Sunday, September 27, 2009

The Feel Good Gospel
in Various Forms

In many circles you will find articles and teachings that confront what is colloquially called the “feel good gospel”. It generally refers to a gospel presentation that is shallow and directed at building one’s self esteem than it is in presenting the Biblical gospel and allowing the Holy Spirit to use that in the hearts of sinners. The general description would apply to many seeker churches that seem to create an artificial ambiance that lends itself to have favorable responses from sinners. That does not apply to all seeker churches, but that description does have some merit with many churches described as seeker. The same might also apply to some “Purpose Driven” church constructs.

However there are a number of other churches that exhibit a “feel good” gospel that fly under the discernment radar. These are the churches that preach the “true and complete” gospel and that dot every orthodox “i” and cross every orthodox “t”. They are very scrupulous in their doctrine, and they are assiduous in their presentation of the gospel. They teach by the expository method, and they have a systematic theology that substantiates everything they believe and dismantles the errors of others. But unwittingly many of these churches preach a “feel good” gospel as well. How is that you ask?

Well, the gospel they preach makes them feel good about themselves and about their orthodoxy, and in so doing, they have undermined the very essence of Christ and the nature of the gospel itself. It is possible to espouse and teach the true and everlasting gospel through the prism of self righteousness. And sometimes these churches form associations, or religious clubs, that are designed to make each other feel good about their brand. And when they hold conferences they are not designed to speak correction or to challenge each other concerning their shortcomings. They are not even meant to present the whited fields before their eyes and elicit compassion and a greater commitment to reach them. Many of their “get togethers” are formatted to preach their own doctrine to themselves and evoke those same good feelings about themselves.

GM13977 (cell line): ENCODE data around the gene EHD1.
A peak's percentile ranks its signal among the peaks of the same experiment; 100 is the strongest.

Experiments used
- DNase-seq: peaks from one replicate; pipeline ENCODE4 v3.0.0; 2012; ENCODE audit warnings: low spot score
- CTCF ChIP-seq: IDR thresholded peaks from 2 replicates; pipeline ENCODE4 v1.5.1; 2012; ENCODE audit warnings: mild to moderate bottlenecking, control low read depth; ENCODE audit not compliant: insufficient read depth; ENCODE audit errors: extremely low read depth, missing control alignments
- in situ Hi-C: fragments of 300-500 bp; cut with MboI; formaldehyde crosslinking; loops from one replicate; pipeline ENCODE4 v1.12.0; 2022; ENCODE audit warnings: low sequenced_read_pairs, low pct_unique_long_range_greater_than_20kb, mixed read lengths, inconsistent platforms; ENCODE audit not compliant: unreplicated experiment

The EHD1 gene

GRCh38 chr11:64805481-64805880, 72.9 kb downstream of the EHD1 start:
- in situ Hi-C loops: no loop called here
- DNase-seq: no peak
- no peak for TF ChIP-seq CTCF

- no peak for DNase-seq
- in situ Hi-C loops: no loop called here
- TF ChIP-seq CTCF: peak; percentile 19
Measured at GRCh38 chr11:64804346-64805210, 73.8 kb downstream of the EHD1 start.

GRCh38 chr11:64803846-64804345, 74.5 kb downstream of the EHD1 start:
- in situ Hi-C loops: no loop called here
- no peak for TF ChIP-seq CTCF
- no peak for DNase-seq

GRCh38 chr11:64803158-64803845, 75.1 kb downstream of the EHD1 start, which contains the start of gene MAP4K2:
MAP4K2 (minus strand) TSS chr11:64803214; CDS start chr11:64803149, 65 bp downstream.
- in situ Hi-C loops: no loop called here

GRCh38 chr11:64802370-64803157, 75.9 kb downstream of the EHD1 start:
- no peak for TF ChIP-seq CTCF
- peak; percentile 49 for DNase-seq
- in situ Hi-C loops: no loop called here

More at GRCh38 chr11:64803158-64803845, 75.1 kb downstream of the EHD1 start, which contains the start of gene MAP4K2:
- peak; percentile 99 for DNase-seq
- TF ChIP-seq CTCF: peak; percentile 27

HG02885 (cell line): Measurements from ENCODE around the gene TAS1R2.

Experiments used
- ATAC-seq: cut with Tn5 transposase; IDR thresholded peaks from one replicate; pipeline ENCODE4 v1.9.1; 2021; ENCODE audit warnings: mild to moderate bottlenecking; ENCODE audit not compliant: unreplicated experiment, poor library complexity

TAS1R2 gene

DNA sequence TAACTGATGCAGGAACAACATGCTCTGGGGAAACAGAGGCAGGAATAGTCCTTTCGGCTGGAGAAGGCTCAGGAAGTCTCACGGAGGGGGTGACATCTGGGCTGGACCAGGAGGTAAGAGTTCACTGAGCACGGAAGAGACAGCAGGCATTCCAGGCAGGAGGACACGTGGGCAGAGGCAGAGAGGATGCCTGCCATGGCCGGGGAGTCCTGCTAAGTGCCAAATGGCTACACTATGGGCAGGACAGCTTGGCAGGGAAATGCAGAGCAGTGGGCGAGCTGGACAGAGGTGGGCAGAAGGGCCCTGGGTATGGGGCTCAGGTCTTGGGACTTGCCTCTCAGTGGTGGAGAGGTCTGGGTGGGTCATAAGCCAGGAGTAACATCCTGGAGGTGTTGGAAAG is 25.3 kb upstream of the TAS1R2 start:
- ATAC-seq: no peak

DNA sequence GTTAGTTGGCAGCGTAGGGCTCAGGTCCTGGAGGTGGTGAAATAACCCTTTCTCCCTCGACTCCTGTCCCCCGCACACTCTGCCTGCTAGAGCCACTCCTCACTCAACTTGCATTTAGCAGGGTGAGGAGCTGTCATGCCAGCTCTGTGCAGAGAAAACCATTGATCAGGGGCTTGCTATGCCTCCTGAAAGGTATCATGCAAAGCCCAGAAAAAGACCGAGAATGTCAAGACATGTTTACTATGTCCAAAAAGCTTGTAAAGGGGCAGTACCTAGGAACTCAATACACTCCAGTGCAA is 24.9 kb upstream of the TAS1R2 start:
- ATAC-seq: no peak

And when most of the conference goers leave the gathering they feel much better about themselves, their doctrine, and their discipleship. And those good feelings are usually accented and enhanced by a number of exposés of the error of others. And so the orthodoxy becomes self righteous expressions of the truth, and God’s power and grace cannot anoint such doctrinal self aggrandizement. But all in all, it makes them feel good.

So the next time you hear someone apply the “feel good” moniker on someone’s gospel, see if that person revels in his own acknowledgement of the truth. Does that person take pleasure in the deception of others? Do they seem upset and concerned about others in error? Are they concerned for the plight of the deceived, or do they display an effervescence in exposing their error?

We did not come to Christ through the prowess of our own spiritual discernment, no, we were drawn and illuminated by God’s Spirit. And any realization of that grace should, no, must manifest a profound humility and a deep concern for those who still stand outside the redemption of Christ. We can joy in Christ and His gospel, but we should never use the errors of others to elevate ourselves to ourselves and make us feel good about ourselves. Let us feel good about Christ and His salvation alone, and ourselves still struggling journeymen of grace.

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